Skip to content
Resources > Latest News > First step reconciliation journey

First step on reconciliation journey

Reconciliation is a journey and, while taking the first step is something all water organisations need to do, one utility is focusing on building strong understanding to ensure continued, effective and authentic reconciliation.

The theme of this year’s National Reconciliation Week is "more than a word" and Icon Water Managing Director Ray Hezkial said while the utility is at the beginning of its reconciliation journey, its focus is on deepening its understanding of the local Aboriginal and Torres Strait Islander context.

“As the sole water utility in Canberra and the custodians of Canberra’s water supply, it is important that our reconciliation actions are grounded in a genuine understanding of the cultural practices and techniques for water, waterway and land management of the original water custodians,” Hezkial said.

“Our board members and executive, along with the RAP working group and our environment and sustainability branch, recently attended an On Country Cultural Tour.

“Members of the Ngunnawal community led this cultural experience. It included the sharing of the traditional use of local plants for medicine and bush tucker, as well as team activities of boomerang throwing and hut building.

“We have conducted a cultural awareness survey, which was developed and hosted by a local Traditional Owners organisation. This has provided us with valuable baseline data that shows where we are at now and will assist in the ongoing measurement of reconciliation in our organisation.”

River stories

Hezkial said the utility has also been engaging with a local Aboriginal artist in order to represent the local Aboriginal story of the Molonglo, Murrumbidgee and Yass rivers.

“It tells the Aboriginal story of how these rivers were used as pathways to travel across Country and places of gathering and learning,” he said.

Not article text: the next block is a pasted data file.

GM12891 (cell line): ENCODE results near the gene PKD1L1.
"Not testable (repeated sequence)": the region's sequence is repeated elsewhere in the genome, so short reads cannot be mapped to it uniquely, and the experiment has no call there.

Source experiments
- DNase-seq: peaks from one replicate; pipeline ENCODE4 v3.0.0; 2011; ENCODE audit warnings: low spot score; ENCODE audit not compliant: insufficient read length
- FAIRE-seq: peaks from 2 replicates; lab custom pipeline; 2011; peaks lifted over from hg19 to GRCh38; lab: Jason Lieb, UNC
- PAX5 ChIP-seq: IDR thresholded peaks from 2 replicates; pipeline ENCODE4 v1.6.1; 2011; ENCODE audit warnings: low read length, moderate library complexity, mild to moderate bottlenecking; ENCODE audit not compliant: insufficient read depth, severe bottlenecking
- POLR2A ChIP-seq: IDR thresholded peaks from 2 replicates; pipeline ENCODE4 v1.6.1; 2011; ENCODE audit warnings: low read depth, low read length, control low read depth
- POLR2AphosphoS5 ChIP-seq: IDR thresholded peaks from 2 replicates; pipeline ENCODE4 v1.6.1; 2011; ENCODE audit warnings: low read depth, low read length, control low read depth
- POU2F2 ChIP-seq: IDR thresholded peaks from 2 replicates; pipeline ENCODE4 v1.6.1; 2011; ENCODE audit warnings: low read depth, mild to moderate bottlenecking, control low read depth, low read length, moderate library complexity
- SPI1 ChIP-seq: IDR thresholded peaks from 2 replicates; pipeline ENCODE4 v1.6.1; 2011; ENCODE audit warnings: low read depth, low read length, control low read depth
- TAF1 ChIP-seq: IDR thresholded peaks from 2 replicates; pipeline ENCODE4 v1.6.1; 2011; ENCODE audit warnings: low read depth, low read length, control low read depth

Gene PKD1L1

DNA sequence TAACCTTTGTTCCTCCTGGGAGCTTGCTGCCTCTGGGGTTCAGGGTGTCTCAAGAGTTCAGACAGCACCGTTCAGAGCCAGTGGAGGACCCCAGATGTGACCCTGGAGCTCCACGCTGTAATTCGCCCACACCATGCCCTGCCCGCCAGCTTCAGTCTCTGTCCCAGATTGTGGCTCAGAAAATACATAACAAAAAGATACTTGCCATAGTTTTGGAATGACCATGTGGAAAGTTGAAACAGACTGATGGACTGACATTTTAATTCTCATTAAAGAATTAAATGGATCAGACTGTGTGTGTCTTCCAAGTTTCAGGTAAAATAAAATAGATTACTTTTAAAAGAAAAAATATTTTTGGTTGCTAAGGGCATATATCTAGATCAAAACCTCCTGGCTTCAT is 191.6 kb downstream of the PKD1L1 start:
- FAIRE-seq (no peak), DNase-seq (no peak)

“The artwork also conveys the importance of taking care of our land, water and the environment to ensure balance, sustainability and cultural knowledge into the future.

“Acknowledgements of Country are now becoming an integral part of meetings, being frequently delivered at the commencement of board, executive, internal and external meetings.”

Hezkial said key focus areas over the next 12 months will be to provide regular internal communications related to reconciliation and take actions that support linking day-to-day business with the local Aboriginal and Torres Strait Islander community.

“We will be working with local Elders and Aboriginal and Torres Strait Islander organisations to develop mechanisms for the sharing of their traditional knowledge,” he said.

“Other focus areas will be progressing actions related to Indigenous procurement and employment.”

Hezkial said Icon Water believes that reconciliation beyond words needs to be genuine, rather than a list of tick-a-box activities, which is why future reconciliation works will involve partnerships with local Aboriginal and Torres Strait Islander peoples.

“We appreciate that every person brings their own views and perceptions to reconciliation, and as we progress our RAP we are aware of the importance of working in partnership with local Aboriginal and Torres Strait Islander peoples to ensure there is authenticity to what we are doing,” he said.

“While our RAP is relatively new, there have been activities in place to connect and engage traditional custodians for some time, particularly in the work of our environment and sustainability branch who, in partnership with local Elders, conduct regular cultural burns as a land management practice.

“Our RAP has enabled us to bring together those things that we have already been doing with additional actions to increase our awareness, expand partnerships and explore greater opportunities to contribute to reconciliation.“